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I am 29 years old and want to invest a lump sum of ₹2- 2.5 lakh for 2-3 years. I am looking for returns that are better than what FDs give. I am considering investing in liquid funds through a systematic transfer plan (STP). Do I need to increase the time period to get better returns? Please suggest some good schemes.
If you invest for a period of at least three years in debt funds, you will get the benefit of capital gains indexation that will lower taxes on the profits from your portfolio. When this happens, the odds of beating FD returns (which do not get indexation benefits) improve dramatically. So, to answer your last question first, do consider at least a three-year time frame for getting better post-tax returns from your investments.
Regarding investment choice, you can invest in short-term debt funds such as ICICI Prudential short-term fund and UTI Short-Term Income Fund. Since these are debt funds, there is no need to do STP into these funds—you can invest your lump sum in a single investment.
I am 35 years old and want to start investing in SIPs. How much do I need to invest per month if I need a retirement corpus of ₹1.5 crore in 15 years from now?
Assuming an annual return of 12% per year, you would need to invest ₹32,000 approximately every month for the next 15 years for a corpus of ₹1.5 crore. If your expectations are a more moderate 10% per year, the SIP amount needed per month would be ₹37,000. On the higher side, if you expect a roaring economy and markets ahead and expect a 15% return, you could get away with investing ₹24,000 a year to achieve the same corpus in this period.
A good strategy would be to ignore these assumptions, and invest as much as you can every month (and increase the investment every year) so that you can retire with the satisfaction that you did your best.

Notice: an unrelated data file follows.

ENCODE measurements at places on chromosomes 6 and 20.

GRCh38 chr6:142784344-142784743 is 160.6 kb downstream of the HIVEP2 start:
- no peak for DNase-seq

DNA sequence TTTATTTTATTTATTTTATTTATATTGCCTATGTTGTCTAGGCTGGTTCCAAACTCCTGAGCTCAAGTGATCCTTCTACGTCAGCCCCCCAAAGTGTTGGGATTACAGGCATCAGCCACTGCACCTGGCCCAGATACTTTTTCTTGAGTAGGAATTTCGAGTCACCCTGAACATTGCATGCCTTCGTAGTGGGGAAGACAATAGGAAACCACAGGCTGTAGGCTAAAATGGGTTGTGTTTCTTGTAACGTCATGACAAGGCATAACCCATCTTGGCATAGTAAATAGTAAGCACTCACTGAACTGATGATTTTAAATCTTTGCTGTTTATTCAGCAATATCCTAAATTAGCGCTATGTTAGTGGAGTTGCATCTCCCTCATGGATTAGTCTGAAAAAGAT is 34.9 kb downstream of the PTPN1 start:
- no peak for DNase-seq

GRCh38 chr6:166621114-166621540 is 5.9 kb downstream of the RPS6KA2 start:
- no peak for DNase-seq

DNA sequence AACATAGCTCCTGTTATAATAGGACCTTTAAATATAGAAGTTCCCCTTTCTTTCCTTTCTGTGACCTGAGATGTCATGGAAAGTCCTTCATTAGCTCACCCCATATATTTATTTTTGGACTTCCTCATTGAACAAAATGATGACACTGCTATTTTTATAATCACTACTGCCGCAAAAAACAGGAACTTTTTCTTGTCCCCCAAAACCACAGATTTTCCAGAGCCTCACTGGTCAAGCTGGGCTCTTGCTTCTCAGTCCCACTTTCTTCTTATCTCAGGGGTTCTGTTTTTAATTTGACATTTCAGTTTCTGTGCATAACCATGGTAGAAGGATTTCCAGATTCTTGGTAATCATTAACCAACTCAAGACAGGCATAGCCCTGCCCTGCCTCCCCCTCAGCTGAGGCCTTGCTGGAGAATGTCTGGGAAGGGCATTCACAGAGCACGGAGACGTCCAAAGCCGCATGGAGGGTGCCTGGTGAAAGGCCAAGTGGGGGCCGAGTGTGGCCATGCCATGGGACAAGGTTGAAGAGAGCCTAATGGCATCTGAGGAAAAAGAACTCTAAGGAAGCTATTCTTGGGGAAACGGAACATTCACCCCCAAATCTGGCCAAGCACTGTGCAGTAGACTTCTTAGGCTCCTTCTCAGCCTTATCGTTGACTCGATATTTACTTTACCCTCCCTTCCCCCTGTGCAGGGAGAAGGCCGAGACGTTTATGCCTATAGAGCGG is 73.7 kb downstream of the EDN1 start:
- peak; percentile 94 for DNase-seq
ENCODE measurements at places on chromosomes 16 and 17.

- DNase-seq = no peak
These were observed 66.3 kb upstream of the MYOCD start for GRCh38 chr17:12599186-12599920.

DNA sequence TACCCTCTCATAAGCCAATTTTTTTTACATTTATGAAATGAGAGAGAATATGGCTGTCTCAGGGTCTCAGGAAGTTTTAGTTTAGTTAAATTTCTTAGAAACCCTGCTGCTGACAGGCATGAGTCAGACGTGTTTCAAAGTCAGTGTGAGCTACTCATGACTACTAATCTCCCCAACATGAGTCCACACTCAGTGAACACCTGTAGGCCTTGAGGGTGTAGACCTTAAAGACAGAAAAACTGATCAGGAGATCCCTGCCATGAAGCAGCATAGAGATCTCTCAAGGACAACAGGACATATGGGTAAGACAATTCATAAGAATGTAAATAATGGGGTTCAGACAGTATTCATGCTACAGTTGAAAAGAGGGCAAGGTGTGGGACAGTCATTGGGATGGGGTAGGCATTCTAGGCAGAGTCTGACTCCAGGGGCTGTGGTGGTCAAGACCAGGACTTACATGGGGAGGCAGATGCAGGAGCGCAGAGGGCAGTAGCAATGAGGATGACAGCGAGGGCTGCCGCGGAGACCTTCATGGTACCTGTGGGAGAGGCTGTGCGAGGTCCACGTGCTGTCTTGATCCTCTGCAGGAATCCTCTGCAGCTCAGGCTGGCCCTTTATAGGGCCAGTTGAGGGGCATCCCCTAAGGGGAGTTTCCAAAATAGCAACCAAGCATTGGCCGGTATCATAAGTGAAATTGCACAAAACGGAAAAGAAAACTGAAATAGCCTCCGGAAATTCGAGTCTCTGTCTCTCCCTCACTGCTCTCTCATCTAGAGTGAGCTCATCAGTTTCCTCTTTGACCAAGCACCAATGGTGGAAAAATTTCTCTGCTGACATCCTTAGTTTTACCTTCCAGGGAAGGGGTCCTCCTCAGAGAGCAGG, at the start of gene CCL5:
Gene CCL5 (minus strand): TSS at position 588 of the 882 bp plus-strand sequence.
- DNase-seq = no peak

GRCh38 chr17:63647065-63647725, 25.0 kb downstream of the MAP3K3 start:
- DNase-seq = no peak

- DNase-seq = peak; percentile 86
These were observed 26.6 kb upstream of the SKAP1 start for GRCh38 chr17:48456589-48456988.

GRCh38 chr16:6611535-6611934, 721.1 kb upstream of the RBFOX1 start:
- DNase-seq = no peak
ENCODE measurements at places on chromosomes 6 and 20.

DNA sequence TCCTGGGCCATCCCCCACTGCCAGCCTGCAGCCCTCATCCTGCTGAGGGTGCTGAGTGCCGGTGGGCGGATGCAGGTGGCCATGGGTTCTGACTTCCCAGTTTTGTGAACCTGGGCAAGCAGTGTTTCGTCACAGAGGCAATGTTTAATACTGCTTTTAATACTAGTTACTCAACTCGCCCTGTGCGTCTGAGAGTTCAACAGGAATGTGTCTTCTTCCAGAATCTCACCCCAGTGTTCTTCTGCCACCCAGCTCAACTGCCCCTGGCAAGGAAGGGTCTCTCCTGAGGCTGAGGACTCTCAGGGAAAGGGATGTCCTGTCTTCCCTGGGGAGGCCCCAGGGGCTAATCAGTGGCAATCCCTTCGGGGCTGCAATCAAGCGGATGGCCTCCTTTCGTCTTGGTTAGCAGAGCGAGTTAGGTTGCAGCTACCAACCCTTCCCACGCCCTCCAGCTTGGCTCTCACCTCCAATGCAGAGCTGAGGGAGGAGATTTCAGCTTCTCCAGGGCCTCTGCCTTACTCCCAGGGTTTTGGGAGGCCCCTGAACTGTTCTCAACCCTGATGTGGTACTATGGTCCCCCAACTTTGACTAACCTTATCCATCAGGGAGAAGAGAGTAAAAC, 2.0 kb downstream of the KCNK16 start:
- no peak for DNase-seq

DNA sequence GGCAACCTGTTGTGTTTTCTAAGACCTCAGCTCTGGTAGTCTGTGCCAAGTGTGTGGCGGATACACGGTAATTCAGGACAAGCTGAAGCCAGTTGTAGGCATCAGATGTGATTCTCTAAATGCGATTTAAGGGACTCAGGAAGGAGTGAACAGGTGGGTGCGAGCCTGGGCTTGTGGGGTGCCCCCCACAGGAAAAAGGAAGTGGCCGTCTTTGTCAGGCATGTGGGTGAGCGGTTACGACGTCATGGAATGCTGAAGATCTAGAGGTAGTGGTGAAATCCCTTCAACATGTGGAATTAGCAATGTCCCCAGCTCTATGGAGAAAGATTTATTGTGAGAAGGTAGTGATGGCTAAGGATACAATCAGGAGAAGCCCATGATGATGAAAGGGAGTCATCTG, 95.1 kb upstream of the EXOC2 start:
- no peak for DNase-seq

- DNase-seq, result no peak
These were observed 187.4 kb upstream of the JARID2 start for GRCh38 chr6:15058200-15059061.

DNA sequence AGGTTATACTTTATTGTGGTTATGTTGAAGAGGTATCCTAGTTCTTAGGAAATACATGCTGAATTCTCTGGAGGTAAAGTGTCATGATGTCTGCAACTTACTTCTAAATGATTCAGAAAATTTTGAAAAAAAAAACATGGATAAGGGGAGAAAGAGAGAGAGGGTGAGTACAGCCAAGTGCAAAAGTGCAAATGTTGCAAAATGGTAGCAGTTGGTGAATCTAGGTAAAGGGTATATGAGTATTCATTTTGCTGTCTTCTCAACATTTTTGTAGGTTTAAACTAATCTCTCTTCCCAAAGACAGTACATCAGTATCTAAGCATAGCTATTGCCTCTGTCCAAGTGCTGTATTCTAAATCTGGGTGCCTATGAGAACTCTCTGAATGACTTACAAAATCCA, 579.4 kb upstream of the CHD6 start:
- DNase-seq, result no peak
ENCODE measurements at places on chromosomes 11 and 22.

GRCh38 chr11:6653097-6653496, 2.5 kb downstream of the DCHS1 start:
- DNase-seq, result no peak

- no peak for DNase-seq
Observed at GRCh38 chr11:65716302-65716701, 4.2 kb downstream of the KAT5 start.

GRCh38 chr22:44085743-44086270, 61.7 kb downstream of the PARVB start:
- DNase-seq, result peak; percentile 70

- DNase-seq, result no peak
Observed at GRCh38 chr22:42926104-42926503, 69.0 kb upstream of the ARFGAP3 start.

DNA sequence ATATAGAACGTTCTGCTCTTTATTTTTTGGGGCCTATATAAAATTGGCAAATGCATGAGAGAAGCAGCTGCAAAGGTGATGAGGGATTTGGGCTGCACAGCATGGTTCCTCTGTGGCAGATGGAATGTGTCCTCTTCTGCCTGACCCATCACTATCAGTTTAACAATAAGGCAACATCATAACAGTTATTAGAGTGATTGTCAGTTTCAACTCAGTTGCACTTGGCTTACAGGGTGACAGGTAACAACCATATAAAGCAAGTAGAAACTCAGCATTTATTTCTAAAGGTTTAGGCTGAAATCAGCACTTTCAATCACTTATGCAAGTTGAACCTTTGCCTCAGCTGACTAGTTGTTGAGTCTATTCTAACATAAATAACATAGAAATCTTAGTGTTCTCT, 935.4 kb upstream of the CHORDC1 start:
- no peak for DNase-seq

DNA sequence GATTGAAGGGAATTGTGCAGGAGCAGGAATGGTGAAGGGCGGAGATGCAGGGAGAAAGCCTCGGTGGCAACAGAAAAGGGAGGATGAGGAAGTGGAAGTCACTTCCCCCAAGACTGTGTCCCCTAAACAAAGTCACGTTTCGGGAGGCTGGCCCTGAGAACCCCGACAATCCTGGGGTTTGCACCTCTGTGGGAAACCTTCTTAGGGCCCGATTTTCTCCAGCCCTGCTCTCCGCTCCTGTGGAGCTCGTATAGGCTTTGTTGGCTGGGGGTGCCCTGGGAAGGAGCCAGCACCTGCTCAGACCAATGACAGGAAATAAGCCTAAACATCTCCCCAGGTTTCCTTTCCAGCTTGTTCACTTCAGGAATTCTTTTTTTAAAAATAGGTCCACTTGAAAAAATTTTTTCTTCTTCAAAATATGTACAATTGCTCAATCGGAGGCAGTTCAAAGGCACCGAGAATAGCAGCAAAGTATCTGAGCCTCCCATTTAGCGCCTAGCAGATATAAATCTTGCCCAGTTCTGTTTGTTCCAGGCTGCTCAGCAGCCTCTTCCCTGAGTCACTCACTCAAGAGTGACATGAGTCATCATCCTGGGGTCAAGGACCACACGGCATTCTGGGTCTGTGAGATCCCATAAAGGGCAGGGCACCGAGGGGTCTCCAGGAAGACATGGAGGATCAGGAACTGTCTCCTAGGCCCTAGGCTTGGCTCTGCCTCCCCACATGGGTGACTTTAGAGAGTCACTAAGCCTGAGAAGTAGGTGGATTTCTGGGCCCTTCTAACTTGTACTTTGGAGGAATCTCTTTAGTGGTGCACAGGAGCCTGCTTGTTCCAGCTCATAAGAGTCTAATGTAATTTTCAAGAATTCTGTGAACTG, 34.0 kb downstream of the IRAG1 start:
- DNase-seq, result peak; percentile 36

I invest ₹5,000 per month in HDFC Top 200 Growth and ₹2,500 per month in Tata PE Equity. I want to invest another ₹3,000 per month. Which fund is good for the long run? Also, suggest a fund where I can invest ₹1 lakh as fixed deposit for 10 years.
Much of your investments today is going to a large-cap fund in the form of the HDFC Top 100 (previously called HDFC Top 200 fund). The remaining third is going to a fund that is a diversified fund by portfolio and a value fund by investment style (it’s new categorisation is as a value-oriented equity fund). As a long-term investor, you can consider adding a mid-cap fund such as Invesco India to your portfolio.
Regarding your ₹1 lakh investment, in mutual funds, the equivalent of an FD is a fixed maturity plan (FMP) which are fixed-term closed-end funds that offer returns that are usually a one-half-to-one percentage point better than bank FDs. However, these FMPs are usually only available for three years. So, you can either consider investing in such a fund now, and reinvest every three years in a similar fund. Or, you can consider investing in an open-ended short-term fund such as HDFC Regular Savings fund. It will give you the flexibility of investing in it and redeeming out of it at your convenience without any lock-in.[“Source-livemint”]